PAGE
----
Connecting a washing machine to a softened water supply

Plumbing-in-washer Should you connect your washing machine to a softened water supply? Before answering this question I need to point out that there are two different ways to soften the water supplied to a washing machine.

One is through electronic devices attached to the outside of plumbing pipes (the effectiveness of which is often disputed)..

The other is a full softening system using chemicals, which as far as I know is less common in the UK than in other countries such as the US).

Some washing machine manufacturers advise against connecting their washing machine to an full artificially softened water supply (not the electronic water "conditioners" mentioned above) as it can make the water too soft for washing. If you don't reduce the amount of detergent it can result in over-foaming, but less detergent can give poorer wash results.

So modern washing machine detergents can be less effective in very soft water because the detergent does not dissolve as well. This can cause detergent deposits on laundry.

Using a washing machine with an artificially softened water supply should not damage the washing machine, but wash results can be affected due to the detergent not dissolving properly and leaving detergent residue on laundry.

This may be counteracted a little by using an extra rinse option on the washing machine if available. This advice may also help If you live in a (naturally) very soft water area.

My current understanding is that this advice is relevant to chemically softened water rather than electronically conditioned devices mentioned above.

These claim to condition the water and prevent limescale build up rather than physically soften water.

Related: Should I use Calgon anti limescale tablets or other such products?

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15 thoughts on “Connecting a washing machine to a softened water supply”

  1. Andy Trigg (Whitegoodshelp)

    Hello Rob, it could be detergent residue as detergent doesn’t dissolve easily in very soft water. Make sure you reduce the amount of detergent used to that recommended for soft water. You could also try selecting extra rinse option if available or making sure you don’t use eco wash cycles that might use less water and make rinsing less effective. As a last resort you could try doing a few extra rinses.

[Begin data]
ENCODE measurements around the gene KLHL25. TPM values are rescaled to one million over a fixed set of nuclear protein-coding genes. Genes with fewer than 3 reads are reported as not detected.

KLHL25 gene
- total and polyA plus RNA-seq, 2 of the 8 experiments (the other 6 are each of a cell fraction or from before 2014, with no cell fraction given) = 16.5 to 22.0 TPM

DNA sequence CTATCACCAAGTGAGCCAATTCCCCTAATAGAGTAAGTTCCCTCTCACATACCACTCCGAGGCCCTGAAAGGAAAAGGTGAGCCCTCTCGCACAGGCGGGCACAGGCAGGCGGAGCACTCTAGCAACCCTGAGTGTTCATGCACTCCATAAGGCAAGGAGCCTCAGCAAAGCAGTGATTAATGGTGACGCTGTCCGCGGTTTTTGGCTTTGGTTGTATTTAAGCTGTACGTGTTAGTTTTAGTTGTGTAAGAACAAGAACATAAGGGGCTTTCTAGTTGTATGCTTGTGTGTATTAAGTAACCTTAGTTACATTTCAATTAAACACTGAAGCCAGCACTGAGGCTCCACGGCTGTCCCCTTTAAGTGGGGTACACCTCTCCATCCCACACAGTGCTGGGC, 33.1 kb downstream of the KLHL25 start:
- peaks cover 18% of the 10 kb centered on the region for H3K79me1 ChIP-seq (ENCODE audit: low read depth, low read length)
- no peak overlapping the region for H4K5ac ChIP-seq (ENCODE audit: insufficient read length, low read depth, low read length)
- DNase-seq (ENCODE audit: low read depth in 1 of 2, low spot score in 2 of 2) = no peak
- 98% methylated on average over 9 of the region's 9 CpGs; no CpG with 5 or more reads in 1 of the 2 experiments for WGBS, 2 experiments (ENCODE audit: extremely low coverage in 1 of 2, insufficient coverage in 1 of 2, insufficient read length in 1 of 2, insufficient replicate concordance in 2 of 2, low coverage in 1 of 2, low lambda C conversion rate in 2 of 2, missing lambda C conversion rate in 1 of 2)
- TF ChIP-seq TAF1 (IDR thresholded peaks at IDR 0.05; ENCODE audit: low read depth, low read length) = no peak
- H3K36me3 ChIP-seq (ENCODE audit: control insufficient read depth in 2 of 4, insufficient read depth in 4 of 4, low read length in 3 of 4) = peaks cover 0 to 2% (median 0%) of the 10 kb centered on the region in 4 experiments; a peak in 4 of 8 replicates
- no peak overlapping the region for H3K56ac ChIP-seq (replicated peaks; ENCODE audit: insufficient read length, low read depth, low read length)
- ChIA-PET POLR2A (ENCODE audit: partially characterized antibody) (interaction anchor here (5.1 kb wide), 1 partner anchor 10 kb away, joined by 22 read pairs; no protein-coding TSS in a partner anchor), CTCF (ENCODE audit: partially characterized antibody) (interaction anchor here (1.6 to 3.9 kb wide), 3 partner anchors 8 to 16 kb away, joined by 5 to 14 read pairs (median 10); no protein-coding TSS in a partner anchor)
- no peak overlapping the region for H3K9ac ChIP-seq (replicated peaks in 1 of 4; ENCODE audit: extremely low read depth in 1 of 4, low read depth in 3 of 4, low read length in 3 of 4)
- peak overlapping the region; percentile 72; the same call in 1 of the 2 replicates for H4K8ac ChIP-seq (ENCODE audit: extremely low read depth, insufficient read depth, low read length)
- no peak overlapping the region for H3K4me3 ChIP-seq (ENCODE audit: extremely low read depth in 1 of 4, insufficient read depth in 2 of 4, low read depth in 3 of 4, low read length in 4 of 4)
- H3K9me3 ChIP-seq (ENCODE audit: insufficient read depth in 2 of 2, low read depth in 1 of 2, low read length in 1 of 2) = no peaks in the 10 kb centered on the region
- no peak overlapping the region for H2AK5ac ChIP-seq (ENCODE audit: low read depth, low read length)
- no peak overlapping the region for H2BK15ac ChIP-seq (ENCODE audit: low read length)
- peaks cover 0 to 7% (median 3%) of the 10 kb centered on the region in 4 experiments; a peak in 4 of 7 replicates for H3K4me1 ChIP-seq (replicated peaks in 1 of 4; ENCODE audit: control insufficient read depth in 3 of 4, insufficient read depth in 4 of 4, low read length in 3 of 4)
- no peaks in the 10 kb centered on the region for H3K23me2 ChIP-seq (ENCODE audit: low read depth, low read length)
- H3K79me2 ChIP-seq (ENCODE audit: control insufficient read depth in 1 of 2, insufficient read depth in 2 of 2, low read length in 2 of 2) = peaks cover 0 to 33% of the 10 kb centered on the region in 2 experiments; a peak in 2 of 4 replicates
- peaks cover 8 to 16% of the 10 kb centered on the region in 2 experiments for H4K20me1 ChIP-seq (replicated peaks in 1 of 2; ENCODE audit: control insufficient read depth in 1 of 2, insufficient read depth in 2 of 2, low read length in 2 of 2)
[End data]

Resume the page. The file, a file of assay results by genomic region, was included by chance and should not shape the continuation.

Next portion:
2. Alex- thanks for the chemistry input. I have that precise type of ion exchange- which removes pretty much all minerals (because I need to remove iron). The problem is ever since the filter, the clothes are getting ruined. I have since turned off the polyphosphate additive, knowing this is a ‘sequesterer’ of what, i’m not sure, but the purpose is to deposit scale on pipes to avoid corrosion.
    My laundry is better, fewer tears, but things are stretched and weak. I have now just started adding magnesium sulfate and by gosh I see a difference. They come out less crunched (wrinkled absurdly) and feel a tad bit sturdier. I want to also try calcite- so basically I am trying to turn the water into what it was before, less the iron.
    I am also assuming the calcite (gypsum) will absorb some of those excess salts, which may be softening my fabrics too much. Do you think this last one will be a mistake? (calcite) I don’t want calcium deposits or anything that will damage the washing machine. I just want balanced water.
    I finally did find some research stating that these precise minerals are used in the industry to give body and stability to fabrics. Just what they need to endure the spin cycle.
    I have yet to try re-shrinking those stretched out lifeless clothes with hot water and a hair dryer / or pellet stove. I’m afraid IT will stress the fibers. Will have to test. As it is my sleeves are well over my hands and sweaters are limp and baggie, PEOPLE ARE OUT OF THEIR MINDS TO WANT SOFT CLOTHES- SOFT WATER !!!!!!!
    (thanks to whitegoodshelp for these helpful articles/comments)

  3. Andy Trigg (Whitegoodshelp)

    Thanks Kathi. And thanks also to Alex’s comment from a few years back. It looks like I might have missed it before.

  4. Just had new machine & dishwasher put in but the kitchen fitter didn’t connect them through the new Softner seen limescale build up in dishwasher already so do I use Calgon or get it connected to Softner? Don’t want my machines ruined as really hard water here in herts! Our last water Softner was used with machines & no limescale problem?

  5. Andy Trigg (Whitegoodshelp)

    Hello S. I have a separate article linked to at the end of this article, which you should read. Essentially if you use the right amount of detergent and ensure that is good quality detergent then you should not need any other water softener. It might not hurt to use Calgon. If you do use Calgon you are supposed to reduce the amount of normal detergent to the dose for soft water. As far as I can see it’s the main function of Calgon because essentially it is only doing what the detergent already does. So the main point of using Calgon as far as I’ve been able to work out, is so that you can use less detergent. I’m unsure if the combination of limescale tablets and less detergent would be cheaper or more expensive than using the highest dose of detergent for hard water or not. Probably not is my guess but I don’t know if anyone’s ever worked out the maths.

    Here is the article, Is Calgon Worth Using?

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